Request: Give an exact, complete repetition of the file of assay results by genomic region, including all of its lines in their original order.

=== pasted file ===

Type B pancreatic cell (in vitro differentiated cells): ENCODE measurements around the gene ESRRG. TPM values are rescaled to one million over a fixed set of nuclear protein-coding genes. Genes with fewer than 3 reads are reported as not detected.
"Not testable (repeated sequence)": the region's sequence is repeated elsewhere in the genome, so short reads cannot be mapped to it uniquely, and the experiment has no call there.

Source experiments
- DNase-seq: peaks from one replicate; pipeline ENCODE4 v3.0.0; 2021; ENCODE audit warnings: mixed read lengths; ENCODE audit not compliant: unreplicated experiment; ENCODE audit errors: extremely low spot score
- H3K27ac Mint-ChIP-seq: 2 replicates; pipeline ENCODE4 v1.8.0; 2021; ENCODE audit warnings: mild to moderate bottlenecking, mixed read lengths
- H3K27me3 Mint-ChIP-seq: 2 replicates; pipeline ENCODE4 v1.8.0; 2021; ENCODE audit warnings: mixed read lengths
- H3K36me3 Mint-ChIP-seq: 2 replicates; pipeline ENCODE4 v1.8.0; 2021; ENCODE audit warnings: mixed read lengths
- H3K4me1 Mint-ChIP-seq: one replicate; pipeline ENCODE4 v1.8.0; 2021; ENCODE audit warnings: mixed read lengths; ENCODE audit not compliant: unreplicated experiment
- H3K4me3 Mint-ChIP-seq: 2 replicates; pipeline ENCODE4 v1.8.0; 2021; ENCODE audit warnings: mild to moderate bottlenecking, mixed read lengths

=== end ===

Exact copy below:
Type B pancreatic cell (in vitro differentiated cells): ENCODE measurements around the gene ESRRG. TPM values are rescaled to one million over a fixed set of nuclear protein-coding genes. Genes with fewer than 3 reads are reported as not detected.
"Not testable (repeated sequence)": the region's sequence is repeated elsewhere in the genome, so short reads cannot be mapped to it uniquely, and the experiment has no call there.

Source experiments
- DNase-seq: peaks from one replicate; pipeline ENCODE4 v3.0.0; 2021; ENCODE audit warnings: mixed read lengths; ENCODE audit not compliant: unreplicated experiment; ENCODE audit errors: extremely low spot score
- H3K27ac Mint-ChIP-seq: 2 replicates; pipeline ENCODE4 v1.8.0; 2021; ENCODE audit warnings: mild to moderate bottlenecking, mixed read lengths
- H3K27me3 Mint-ChIP-seq: 2 replicates; pipeline ENCODE4 v1.8.0; 2021; ENCODE audit warnings: mixed read lengths
- H3K36me3 Mint-ChIP-seq: 2 replicates; pipeline ENCODE4 v1.8.0; 2021; ENCODE audit warnings: mixed read lengths
- H3K4me1 Mint-ChIP-seq: one replicate; pipeline ENCODE4 v1.8.0; 2021; ENCODE audit warnings: mixed read lengths; ENCODE audit not compliant: unreplicated experiment
- H3K4me3 Mint-ChIP-seq: 2 replicates; pipeline ENCODE4 v1.8.0; 2021; ENCODE audit warnings: mild to moderate bottlenecking, mixed read lengths